- The American Medical Association (AMA) recently called on attorney generals across the nation to follow in New York’s footsteps with reforming prior authorization requirements for medication-assisted treatment for opioid abuse.
New York’s Attorney General Eric Schneiderman reached settlements with two major healthcare payers, Cigna in October 2016 and Anthem in January, to eliminate lengthy prior authorization processes to ensure opioid use disorder patients receive timely treatment.
“When a patient seeking care for an opioid use disorder is forced to delay or interrupt ongoing treatment due to a health plan utilization management coverage restriction, such as prior authorization, there often is a negative impact on their care and health,” wrote the healthcare industry group. “With respect to opioid use disorders, that could mean relapse or death from overdose.”
Over 33,000 individuals died from an opioid-related overdose in 2015, the letter stated. And more than two million individuals had a substance use disorder involving opioids and another 600,000 with a substance use disorder involving heroin.
Medication-assisted treatments, however, have been proven to prevent overdoses and help patients recover from opioid use disorders, the AMA continued. Unlike methadone treatments, medication-assisted treatments can be prescribed and performed at a physician’s office, making it cost-effective and convenient.
But many payers require providers to submit prior authorizations, repeat step therapy processes, and retry failed treatments from other health plans.
For example, Anthem and Cigna used to require providers to complete lengthy prior approval forms for medication-assisted treatment requests even for providers who underwent specific training and federal authorization for prescribing the drugs, the New York Attorney General reported.
The New York Attorney General’s office also revealed that Empire Blue Cross Blue Shield (BCBS), which was included in the settlement with Anthem, denied almost 8 percent of medication-assisted treatment coverage requests in 2015 and the first half of 2016.
Some payers also maintained seemingly contradictory healthcare utilization management policies with opioid and opioid abuse treatments. In New York, Empire BCBS required prior authorization for medication-assisted treatments for opioid use disorders, but the payers did not require prior authorizations for some opioid prescriptions, such as fentanyl, morphine, tramadol, and oxycodone.
For those reasons, the AMA urged attorney generals to work with payers in their states to eliminate healthcare utilization management barriers to medication-assisted treatments.
“The very manual, time-consuming processes used in these policies interrupts care for patients and causes providers (physician practices, pharmacies and hospitals) to divert valuable resources away from direct patient care,” the industry group wrote.
A recent AMA survey revealed that 90 percent of physicians experienced care access delays because of prior authorizations. Almost 60 percent also stated that care was postponed for at least a day because of the healthcare utilization management requirement.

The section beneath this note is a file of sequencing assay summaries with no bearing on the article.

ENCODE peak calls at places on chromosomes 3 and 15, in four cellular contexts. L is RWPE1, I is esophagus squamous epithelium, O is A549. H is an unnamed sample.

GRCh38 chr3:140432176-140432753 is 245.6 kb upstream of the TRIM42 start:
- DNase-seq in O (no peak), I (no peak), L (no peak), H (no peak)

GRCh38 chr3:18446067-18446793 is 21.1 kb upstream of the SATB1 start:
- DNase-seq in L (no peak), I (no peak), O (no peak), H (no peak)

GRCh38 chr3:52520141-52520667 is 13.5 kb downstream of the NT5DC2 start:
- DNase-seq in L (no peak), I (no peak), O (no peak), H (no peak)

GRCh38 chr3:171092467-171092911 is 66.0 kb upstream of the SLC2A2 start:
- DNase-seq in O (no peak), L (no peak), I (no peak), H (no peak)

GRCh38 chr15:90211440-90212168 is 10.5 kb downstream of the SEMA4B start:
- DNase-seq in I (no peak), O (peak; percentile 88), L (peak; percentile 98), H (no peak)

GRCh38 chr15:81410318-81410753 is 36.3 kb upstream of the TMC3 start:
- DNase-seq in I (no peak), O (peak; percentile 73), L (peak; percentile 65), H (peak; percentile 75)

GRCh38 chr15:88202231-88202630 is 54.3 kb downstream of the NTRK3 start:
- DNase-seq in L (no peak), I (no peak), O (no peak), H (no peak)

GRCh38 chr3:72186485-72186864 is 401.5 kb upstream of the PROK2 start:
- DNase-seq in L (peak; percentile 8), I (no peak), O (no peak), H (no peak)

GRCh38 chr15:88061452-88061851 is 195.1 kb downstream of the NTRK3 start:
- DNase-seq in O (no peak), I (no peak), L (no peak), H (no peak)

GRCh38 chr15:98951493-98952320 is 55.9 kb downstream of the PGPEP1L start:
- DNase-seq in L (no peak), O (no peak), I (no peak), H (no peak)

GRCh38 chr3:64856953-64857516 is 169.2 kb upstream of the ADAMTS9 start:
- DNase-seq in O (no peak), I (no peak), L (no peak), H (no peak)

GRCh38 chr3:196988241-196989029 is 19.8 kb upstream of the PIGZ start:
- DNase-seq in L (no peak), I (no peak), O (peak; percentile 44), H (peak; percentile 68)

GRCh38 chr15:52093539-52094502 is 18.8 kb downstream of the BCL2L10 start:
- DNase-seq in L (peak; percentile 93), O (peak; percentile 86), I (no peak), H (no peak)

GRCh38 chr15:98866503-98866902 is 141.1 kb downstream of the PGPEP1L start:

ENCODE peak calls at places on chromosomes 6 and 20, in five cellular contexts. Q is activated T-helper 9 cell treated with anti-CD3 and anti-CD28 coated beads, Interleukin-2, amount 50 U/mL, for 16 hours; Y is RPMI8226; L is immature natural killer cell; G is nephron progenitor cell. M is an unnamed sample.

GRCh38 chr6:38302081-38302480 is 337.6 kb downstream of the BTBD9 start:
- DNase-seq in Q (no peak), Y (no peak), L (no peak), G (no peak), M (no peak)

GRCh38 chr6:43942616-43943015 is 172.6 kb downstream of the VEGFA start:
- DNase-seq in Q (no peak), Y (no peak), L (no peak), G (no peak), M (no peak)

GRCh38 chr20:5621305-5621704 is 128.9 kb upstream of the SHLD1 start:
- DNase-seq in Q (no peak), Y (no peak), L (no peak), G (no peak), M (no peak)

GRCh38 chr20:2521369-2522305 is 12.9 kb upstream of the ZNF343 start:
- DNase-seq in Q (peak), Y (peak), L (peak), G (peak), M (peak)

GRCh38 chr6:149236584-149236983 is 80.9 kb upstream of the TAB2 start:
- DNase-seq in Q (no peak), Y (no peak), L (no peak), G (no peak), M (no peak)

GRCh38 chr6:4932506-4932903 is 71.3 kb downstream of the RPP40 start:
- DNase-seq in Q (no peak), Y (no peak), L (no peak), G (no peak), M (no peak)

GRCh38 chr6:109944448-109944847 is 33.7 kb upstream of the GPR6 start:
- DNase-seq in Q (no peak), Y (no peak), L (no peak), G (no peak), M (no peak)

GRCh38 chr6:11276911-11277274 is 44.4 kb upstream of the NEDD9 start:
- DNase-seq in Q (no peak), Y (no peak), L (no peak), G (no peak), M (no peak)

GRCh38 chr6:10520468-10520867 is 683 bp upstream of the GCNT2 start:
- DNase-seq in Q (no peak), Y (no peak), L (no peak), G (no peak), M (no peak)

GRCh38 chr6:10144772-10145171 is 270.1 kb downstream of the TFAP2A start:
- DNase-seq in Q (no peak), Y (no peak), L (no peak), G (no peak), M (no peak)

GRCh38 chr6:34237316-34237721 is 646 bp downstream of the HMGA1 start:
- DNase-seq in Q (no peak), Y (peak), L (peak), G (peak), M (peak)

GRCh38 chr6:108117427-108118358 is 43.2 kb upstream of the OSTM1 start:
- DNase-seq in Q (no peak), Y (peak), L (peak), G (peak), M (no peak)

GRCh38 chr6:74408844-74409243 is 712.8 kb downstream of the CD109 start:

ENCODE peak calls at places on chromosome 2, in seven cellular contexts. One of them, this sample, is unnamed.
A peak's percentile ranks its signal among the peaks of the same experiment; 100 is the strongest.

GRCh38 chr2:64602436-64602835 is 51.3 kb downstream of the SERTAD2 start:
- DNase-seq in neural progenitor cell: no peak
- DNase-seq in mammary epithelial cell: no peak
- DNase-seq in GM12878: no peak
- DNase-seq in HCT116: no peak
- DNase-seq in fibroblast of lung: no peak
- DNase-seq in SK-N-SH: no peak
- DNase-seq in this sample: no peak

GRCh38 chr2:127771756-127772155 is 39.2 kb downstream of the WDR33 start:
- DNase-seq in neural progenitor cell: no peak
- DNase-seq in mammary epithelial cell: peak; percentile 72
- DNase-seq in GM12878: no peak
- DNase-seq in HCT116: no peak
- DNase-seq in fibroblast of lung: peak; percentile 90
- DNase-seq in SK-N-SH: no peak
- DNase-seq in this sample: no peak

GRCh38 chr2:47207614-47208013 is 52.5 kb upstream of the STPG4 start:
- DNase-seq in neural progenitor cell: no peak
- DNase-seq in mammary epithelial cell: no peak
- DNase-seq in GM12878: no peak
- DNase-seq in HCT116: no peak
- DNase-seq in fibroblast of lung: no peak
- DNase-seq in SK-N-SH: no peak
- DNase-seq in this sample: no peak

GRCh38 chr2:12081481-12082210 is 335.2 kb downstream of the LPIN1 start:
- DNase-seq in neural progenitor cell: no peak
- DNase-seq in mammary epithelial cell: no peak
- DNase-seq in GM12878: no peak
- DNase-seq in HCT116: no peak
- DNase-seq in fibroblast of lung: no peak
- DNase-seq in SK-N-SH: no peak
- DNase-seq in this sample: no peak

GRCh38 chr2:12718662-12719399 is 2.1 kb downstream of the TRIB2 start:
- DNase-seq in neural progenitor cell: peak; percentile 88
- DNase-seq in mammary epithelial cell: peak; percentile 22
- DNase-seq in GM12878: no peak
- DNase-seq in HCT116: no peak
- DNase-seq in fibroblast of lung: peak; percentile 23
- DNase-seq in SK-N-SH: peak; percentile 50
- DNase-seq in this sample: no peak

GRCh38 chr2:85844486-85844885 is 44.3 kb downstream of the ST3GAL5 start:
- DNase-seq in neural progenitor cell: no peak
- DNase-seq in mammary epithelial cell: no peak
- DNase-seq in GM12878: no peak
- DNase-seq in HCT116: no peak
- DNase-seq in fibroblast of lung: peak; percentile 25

Another recent study also found that prior authorizations usually take up to 20 minutes for manual transactions and 6 minutes for electronic transactions. But most providers are on the higher end for time because electronic prior authorization adoption was only at 18 percent among payers in 2015.
To prevent care access problems and reduce administrative burdens on providers, attorney generals should devise similar agreements to those signed in New York. The two settlements in New York included eliminating prior authorization requirements and educating providers on medication-assisted treatments.
Empire BCBS specifically agreed to develop an initiative to boost medication-assisted treatment access. The initiative will also include provider education on treatment benefits and certification processes for buprenorphine and buprenorphine/naloxone treatments.
While the AMA called for healthcare utilization management changes for opioid use disorder treatments, the industry group also recently joined 16 other organizations to urge health plans to reform prior authorizations in general.
The coalition of industry groups offered 21 prior authorization reforms to health plans. The list of reforms included ways to ensure prior authorization requirements demonstrate clinical validity and not just cost-containment goals as well as strategies for making healthcare utilization management programs support care continuity.
The groups also called for increased healthcare transparency in utilization management programs, more timely access to care and administrative efficiency, and additional prior authorization exemptions, such as allowing providers with appropriate resource use patterns to forego prior authorization requirements.
“Strict or bureaucratic oversight programs for drug or medical treatments have delayed access to necessary care, wasted limited healthcare resources and antagonized patients and physicians alike,” Andrew W. Gurman, MD, AMA President, stated in January.
“The AMA joins the other coalition organizations in urging health insurers and others to apply the reform principles and streamline requirements, lengthy assessments and inconsistent rules in current prior authorization programs.”